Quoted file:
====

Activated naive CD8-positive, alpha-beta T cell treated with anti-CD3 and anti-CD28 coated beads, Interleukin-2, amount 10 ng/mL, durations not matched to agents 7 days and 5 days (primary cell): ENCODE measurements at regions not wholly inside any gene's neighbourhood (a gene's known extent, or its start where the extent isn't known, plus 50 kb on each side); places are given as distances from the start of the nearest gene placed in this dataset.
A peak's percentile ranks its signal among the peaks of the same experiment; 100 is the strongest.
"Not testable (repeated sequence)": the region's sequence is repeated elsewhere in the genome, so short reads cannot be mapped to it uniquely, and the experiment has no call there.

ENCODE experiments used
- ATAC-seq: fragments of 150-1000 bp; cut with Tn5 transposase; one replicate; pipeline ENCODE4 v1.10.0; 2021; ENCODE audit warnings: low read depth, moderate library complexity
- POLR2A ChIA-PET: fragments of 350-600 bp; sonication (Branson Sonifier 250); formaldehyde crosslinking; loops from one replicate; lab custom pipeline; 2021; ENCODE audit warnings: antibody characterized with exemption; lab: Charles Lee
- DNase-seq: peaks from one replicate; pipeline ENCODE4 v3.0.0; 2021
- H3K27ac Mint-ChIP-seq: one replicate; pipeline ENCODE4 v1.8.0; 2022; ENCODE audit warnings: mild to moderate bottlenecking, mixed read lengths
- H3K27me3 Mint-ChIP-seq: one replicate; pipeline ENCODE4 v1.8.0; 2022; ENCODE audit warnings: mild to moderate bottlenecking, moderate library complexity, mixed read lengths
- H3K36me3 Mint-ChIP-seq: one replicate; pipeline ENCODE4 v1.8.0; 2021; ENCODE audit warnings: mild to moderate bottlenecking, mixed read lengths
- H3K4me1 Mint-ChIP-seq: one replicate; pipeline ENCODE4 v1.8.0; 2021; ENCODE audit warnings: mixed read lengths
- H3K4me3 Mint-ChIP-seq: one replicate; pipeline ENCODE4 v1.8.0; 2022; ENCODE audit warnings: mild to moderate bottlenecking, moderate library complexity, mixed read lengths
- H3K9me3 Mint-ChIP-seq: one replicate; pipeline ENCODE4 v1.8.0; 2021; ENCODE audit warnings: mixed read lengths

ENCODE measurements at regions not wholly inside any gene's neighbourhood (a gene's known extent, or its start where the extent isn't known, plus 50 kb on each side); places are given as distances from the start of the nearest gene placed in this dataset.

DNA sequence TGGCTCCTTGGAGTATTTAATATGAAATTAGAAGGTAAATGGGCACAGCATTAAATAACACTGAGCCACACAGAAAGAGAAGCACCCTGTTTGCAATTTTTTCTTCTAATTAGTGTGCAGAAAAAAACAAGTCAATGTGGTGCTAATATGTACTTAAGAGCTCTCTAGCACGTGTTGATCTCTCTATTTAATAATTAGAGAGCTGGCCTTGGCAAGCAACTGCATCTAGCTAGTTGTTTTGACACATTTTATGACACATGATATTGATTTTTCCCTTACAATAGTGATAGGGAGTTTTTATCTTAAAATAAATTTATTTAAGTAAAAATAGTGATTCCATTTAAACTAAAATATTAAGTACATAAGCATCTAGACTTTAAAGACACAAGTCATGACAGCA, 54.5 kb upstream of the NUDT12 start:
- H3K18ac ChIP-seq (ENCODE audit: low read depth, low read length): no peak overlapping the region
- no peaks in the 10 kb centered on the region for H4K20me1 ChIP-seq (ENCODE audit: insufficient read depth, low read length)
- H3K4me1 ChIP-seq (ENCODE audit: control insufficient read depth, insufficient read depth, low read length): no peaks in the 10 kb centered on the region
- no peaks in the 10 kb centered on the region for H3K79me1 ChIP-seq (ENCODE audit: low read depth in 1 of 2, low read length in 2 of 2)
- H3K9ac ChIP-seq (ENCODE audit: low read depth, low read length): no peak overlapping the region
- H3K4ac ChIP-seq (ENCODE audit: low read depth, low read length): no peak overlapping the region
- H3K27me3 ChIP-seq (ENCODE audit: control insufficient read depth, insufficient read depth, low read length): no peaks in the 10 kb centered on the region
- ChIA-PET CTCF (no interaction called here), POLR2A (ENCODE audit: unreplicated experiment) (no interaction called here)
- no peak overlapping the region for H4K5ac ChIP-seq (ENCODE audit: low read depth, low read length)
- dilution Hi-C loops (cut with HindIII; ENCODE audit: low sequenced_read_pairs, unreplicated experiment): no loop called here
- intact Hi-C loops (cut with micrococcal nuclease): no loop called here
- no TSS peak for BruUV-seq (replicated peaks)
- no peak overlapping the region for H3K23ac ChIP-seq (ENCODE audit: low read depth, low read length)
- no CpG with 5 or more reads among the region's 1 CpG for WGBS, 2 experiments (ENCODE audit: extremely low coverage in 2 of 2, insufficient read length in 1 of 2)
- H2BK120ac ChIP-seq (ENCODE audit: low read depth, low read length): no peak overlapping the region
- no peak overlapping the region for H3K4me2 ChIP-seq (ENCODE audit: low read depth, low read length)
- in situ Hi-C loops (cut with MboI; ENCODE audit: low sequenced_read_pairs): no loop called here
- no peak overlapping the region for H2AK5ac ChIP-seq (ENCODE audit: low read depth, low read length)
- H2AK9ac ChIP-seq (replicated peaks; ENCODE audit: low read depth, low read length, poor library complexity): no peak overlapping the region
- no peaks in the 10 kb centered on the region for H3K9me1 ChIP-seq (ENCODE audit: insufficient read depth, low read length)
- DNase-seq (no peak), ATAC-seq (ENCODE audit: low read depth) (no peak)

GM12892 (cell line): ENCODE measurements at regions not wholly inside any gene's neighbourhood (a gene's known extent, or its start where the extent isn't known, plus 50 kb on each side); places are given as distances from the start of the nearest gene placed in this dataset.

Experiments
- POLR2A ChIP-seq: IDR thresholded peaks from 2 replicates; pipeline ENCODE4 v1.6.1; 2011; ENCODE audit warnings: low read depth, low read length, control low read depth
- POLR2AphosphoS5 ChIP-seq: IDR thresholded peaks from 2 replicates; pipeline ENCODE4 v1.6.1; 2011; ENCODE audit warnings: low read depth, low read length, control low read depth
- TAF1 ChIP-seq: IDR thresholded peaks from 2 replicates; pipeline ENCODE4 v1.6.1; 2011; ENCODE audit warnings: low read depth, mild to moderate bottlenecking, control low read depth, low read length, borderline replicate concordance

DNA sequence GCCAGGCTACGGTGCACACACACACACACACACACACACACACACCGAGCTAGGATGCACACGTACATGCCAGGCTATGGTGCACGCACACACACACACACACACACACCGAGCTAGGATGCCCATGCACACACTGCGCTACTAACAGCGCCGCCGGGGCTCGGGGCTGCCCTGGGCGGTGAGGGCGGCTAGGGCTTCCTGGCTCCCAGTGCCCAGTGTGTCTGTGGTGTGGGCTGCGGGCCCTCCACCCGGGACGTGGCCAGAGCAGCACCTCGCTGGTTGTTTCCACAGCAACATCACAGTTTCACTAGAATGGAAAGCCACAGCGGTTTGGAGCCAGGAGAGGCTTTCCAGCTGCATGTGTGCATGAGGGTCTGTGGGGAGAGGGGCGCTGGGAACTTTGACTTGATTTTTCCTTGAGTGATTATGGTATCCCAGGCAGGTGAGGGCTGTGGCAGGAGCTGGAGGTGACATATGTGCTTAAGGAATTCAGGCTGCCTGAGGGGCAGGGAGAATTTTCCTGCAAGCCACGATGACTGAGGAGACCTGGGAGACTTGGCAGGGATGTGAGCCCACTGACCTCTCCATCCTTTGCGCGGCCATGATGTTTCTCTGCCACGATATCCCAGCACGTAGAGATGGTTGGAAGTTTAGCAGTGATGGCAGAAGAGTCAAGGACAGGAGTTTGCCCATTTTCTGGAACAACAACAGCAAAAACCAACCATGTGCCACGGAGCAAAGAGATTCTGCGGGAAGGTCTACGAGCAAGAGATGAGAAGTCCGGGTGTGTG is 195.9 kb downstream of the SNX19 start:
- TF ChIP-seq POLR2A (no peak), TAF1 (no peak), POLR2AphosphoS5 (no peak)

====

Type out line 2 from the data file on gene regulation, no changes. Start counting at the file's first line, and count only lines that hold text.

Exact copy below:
A peak's percentile ranks its signal among the peaks of the same experiment; 100 is the strongest.